The restored Society enjoyed a closer relationship with the papacy over the ensuing two centuries than it had ever known before the Suppression. Jesuits identified with the papacy to a much greater extent; Pius VII came to be regarded as the second founder of the Society. The incorporation of so many Jesuits into the enlarged and centralized papal curia strengthened the bonds. As the pope became the epitome of stability and the old order, the Jesuits took their stand squarely with the pope.
By the time Gregory XVI succeeded Leo XII in 1829, the Jesuit superior general, Jan Roothaan, was meeting weekly with the pontiff. Individual Jesuits were significantly involved in the promulgation of the dogma of the Immaculate Conception and in the decrees of the First Vatican Council. The opinion journal La Civiltà Cattolica (1850) became a semi-official organ of the Holy See. In the 20th century the Pontifical Biblical Institute and the Vatican Radio were both given to the management of the Jesuits. Symbolic of this unprecedented collaboration was the location of the new Jesuit curia in the 1930s, virtually cheek-by-jowl with St. Peter’s Square.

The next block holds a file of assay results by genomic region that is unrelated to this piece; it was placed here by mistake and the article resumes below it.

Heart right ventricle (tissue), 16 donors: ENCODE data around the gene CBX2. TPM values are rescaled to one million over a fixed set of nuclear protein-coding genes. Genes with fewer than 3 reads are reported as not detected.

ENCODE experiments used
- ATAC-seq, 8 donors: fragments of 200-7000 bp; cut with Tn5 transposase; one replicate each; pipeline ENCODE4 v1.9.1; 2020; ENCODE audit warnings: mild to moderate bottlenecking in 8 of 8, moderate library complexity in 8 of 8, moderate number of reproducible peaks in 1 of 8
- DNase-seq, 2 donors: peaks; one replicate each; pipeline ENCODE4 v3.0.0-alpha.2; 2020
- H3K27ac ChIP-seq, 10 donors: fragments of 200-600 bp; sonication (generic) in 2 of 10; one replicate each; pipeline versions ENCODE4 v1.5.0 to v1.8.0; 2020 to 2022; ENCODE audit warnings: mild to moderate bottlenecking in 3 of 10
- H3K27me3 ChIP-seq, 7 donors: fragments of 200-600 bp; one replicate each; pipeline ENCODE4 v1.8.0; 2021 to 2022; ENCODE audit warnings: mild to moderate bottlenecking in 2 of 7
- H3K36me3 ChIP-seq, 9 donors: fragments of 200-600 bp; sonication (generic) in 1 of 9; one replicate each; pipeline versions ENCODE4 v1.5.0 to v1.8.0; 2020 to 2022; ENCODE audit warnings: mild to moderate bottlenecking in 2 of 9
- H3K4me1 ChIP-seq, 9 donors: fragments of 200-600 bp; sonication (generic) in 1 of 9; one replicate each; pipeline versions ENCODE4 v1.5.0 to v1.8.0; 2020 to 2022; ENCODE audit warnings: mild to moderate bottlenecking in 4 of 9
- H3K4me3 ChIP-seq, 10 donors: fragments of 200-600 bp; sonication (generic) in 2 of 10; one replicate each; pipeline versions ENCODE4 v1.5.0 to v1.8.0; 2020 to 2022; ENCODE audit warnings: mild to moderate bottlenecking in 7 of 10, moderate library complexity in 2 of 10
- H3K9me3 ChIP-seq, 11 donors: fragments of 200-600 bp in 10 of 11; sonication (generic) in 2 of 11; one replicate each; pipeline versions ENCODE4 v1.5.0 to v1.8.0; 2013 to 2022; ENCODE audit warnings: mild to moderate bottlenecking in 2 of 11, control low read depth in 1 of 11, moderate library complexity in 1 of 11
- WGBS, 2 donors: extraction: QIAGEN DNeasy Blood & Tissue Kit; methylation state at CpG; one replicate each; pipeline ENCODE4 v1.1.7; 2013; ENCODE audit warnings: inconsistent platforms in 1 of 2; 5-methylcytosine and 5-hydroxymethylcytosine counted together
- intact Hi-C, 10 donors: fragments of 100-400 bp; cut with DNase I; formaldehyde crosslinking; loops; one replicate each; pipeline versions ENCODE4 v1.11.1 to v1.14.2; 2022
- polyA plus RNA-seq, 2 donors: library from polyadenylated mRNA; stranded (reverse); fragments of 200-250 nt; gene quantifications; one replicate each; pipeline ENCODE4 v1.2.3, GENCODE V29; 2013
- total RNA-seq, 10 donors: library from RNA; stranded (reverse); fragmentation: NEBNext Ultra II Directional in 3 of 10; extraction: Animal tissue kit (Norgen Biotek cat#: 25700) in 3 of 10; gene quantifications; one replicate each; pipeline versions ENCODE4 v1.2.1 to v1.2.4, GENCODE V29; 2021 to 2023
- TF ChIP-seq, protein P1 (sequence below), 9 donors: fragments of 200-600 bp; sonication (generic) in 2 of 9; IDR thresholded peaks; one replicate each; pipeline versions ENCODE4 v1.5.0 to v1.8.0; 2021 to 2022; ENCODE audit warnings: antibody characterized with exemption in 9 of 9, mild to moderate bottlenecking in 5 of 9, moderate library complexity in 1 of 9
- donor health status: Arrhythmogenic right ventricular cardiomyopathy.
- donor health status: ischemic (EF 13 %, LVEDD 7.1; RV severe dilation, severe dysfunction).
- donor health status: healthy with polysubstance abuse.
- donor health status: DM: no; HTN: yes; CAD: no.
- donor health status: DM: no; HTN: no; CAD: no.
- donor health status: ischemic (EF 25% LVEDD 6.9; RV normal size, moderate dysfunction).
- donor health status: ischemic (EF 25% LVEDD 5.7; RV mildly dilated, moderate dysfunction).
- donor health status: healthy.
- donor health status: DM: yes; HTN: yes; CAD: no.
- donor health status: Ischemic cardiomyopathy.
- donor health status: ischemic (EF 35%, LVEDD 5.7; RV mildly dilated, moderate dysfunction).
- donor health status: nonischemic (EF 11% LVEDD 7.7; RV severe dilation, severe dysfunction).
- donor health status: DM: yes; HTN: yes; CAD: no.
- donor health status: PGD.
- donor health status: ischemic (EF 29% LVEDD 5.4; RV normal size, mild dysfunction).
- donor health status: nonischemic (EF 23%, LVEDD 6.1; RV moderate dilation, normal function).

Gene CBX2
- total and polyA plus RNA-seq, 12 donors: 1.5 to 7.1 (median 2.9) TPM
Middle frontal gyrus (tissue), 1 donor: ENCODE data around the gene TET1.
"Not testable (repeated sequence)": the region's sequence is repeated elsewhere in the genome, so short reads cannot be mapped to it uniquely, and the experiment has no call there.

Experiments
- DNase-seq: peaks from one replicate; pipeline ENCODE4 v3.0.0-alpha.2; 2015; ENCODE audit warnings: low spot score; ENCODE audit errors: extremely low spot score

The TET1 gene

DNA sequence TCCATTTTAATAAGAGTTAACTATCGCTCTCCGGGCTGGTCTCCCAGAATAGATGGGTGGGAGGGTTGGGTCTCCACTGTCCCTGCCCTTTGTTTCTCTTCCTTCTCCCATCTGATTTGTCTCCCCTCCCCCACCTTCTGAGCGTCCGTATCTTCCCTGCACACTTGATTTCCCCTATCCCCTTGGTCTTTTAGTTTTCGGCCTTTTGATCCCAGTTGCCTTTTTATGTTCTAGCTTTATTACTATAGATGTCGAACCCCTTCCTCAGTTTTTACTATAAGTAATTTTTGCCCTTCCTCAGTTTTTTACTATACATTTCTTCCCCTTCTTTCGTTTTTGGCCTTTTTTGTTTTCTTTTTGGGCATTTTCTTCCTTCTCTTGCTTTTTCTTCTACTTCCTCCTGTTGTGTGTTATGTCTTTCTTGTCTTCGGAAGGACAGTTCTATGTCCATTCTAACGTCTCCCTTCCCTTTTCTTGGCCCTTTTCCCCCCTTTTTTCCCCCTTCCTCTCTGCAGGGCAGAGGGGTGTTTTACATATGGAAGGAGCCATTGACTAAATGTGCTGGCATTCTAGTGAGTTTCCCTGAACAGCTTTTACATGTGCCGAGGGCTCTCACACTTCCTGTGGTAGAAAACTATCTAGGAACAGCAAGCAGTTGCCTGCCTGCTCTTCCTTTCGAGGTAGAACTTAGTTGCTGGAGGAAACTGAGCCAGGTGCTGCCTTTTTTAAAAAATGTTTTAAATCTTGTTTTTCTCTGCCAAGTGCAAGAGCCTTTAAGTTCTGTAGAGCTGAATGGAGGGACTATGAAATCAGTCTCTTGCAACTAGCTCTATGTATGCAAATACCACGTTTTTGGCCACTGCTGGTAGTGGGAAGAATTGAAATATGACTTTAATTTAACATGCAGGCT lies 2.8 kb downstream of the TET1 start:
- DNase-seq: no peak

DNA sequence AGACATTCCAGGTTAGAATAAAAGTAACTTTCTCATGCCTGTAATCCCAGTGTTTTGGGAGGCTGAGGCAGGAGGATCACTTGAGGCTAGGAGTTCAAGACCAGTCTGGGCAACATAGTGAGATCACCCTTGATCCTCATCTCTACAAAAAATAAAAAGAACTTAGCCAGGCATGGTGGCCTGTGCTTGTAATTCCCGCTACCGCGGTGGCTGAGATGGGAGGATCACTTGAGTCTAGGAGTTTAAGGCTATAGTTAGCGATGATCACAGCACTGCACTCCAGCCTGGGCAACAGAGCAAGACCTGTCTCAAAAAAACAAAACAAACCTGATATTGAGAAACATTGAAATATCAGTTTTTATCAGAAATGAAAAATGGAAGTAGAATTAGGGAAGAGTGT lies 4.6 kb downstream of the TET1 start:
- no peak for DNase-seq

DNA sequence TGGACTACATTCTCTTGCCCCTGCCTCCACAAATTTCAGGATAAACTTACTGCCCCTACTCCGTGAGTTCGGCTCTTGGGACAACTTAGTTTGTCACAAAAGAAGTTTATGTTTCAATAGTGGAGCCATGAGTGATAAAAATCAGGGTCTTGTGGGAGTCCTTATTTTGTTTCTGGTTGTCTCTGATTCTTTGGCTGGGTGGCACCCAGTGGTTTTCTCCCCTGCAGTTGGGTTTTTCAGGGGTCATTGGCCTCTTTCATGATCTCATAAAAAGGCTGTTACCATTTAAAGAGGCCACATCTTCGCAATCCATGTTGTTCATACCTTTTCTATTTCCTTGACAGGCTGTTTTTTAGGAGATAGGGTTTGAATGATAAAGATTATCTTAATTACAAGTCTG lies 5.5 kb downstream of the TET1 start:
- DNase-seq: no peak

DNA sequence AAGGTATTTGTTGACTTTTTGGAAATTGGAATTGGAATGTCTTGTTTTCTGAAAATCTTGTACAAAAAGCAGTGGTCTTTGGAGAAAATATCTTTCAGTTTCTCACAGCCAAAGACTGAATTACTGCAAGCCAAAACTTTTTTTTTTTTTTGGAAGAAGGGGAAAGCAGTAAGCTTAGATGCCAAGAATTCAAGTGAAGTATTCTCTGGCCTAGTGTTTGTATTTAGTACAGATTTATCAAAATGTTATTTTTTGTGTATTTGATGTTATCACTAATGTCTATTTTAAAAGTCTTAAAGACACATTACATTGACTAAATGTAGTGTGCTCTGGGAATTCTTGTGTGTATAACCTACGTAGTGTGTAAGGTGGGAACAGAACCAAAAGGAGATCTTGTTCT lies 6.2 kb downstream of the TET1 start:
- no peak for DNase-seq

Jesuits played key roles in the development of the central documents that the Second Vatican Council produced.
Jesuits played key roles in the development of the central documents that the Second Vatican Council produced. The 31st General Congregation (1965-66) deliberated over the implications of the council for the life and work of the Society and chose a new superior general, Pedro Arrupe. Reactionary elements within the church did not take happily to the social justice direction that the congregation had set for the Society. Some in the Vatican smelled Marxism.
In 1981 Pedro Arrupe suffered a seriously impairing stroke. Father Arrupe designated a ''vicar general" to govern the Society until a general congregation could be called to elect an official successor. For the first time in the restored Society, the pope intervened. There would be no general congregation. He was appointing his own delegate, a Jesuit, to provide interim leadership for the Society. Some saw this as the beginning of another suppression. Many more saw it as papal usurpation and the end of the Society’s traditional limited autonomy. It proved not to be any of that. In 1983 the pope, feeling much better about the Society, not only permitted the 33rd General Congregation to meet but made a personal appearance.
Relations resumed their cordial character over the next three decades. Then the great papal stunner of 2013: the election of Jorge Mario Bergoglio as Francis I. For the first time in the church’s long history, a Jesuit had become pope. Even with a Jesuit in Peter’s chair, the Jesuits and the pope remain a very distinctive duality.
CORRECTION, April 18. After he suffered a stroke, Father Pedro Arrupe designated one of his vicar generals as interim leader of the Society; the original version of this story stated that the staff of the Jesuit Curia designated a leader after invoking the Society's Constitutions.